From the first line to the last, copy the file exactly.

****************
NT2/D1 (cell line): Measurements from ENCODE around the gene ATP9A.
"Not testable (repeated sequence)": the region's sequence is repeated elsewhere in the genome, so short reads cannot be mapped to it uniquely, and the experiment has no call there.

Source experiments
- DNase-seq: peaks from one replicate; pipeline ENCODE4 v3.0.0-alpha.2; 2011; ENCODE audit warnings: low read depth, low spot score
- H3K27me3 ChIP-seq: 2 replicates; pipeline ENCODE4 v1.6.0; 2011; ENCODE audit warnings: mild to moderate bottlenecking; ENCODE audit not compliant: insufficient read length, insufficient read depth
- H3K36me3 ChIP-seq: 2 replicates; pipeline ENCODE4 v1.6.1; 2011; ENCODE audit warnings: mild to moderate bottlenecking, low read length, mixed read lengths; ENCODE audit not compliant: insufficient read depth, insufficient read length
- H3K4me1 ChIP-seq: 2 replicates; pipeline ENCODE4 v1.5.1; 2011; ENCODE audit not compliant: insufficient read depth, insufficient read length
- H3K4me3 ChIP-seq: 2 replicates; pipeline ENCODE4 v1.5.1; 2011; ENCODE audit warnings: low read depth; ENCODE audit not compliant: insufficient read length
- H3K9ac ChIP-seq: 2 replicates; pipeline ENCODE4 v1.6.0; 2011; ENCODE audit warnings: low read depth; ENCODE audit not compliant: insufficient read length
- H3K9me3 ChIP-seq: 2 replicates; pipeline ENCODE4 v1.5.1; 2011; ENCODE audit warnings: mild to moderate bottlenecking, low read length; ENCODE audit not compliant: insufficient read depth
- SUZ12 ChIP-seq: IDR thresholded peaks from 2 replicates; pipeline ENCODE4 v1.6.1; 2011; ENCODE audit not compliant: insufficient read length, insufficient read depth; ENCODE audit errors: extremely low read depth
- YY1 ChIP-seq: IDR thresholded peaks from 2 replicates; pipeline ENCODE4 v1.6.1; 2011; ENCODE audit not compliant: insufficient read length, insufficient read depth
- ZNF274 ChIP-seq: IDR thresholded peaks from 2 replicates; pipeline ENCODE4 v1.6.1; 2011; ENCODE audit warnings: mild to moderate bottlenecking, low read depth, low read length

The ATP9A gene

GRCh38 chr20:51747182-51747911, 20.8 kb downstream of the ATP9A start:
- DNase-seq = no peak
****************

NT2/D1 (cell line): Measurements from ENCODE around the gene ATP9A.
"Not testable (repeated sequence)": the region's sequence is repeated elsewhere in the genome, so short reads cannot be mapped to it uniquely, and the experiment has no call there.

Source experiments
- DNase-seq: peaks from one replicate; pipeline ENCODE4 v3.0.0-alpha.2; 2011; ENCODE audit warnings: low read depth, low spot score
- H3K27me3 ChIP-seq: 2 replicates; pipeline ENCODE4 v1.6.0; 2011; ENCODE audit warnings: mild to moderate bottlenecking; ENCODE audit not compliant: insufficient read length, insufficient read depth
- H3K36me3 ChIP-seq: 2 replicates; pipeline ENCODE4 v1.6.1; 2011; ENCODE audit warnings: mild to moderate bottlenecking, low read length, mixed read lengths; ENCODE audit not compliant: insufficient read depth, insufficient read length
- H3K4me1 ChIP-seq: 2 replicates; pipeline ENCODE4 v1.5.1; 2011; ENCODE audit not compliant: insufficient read depth, insufficient read length
- H3K4me3 ChIP-seq: 2 replicates; pipeline ENCODE4 v1.5.1; 2011; ENCODE audit warnings: low read depth; ENCODE audit not compliant: insufficient read length
- H3K9ac ChIP-seq: 2 replicates; pipeline ENCODE4 v1.6.0; 2011; ENCODE audit warnings: low read depth; ENCODE audit not compliant: insufficient read length
- H3K9me3 ChIP-seq: 2 replicates; pipeline ENCODE4 v1.5.1; 2011; ENCODE audit warnings: mild to moderate bottlenecking, low read length; ENCODE audit not compliant: insufficient read depth
- SUZ12 ChIP-seq: IDR thresholded peaks from 2 replicates; pipeline ENCODE4 v1.6.1; 2011; ENCODE audit not compliant: insufficient read length, insufficient read depth; ENCODE audit errors: extremely low read depth
- YY1 ChIP-seq: IDR thresholded peaks from 2 replicates; pipeline ENCODE4 v1.6.1; 2011; ENCODE audit not compliant: insufficient read length, insufficient read depth
- ZNF274 ChIP-seq: IDR thresholded peaks from 2 replicates; pipeline ENCODE4 v1.6.1; 2011; ENCODE audit warnings: mild to moderate bottlenecking, low read depth, low read length

The ATP9A gene

GRCh38 chr20:51747182-51747911, 20.8 kb downstream of the ATP9A start:
- DNase-seq = no peak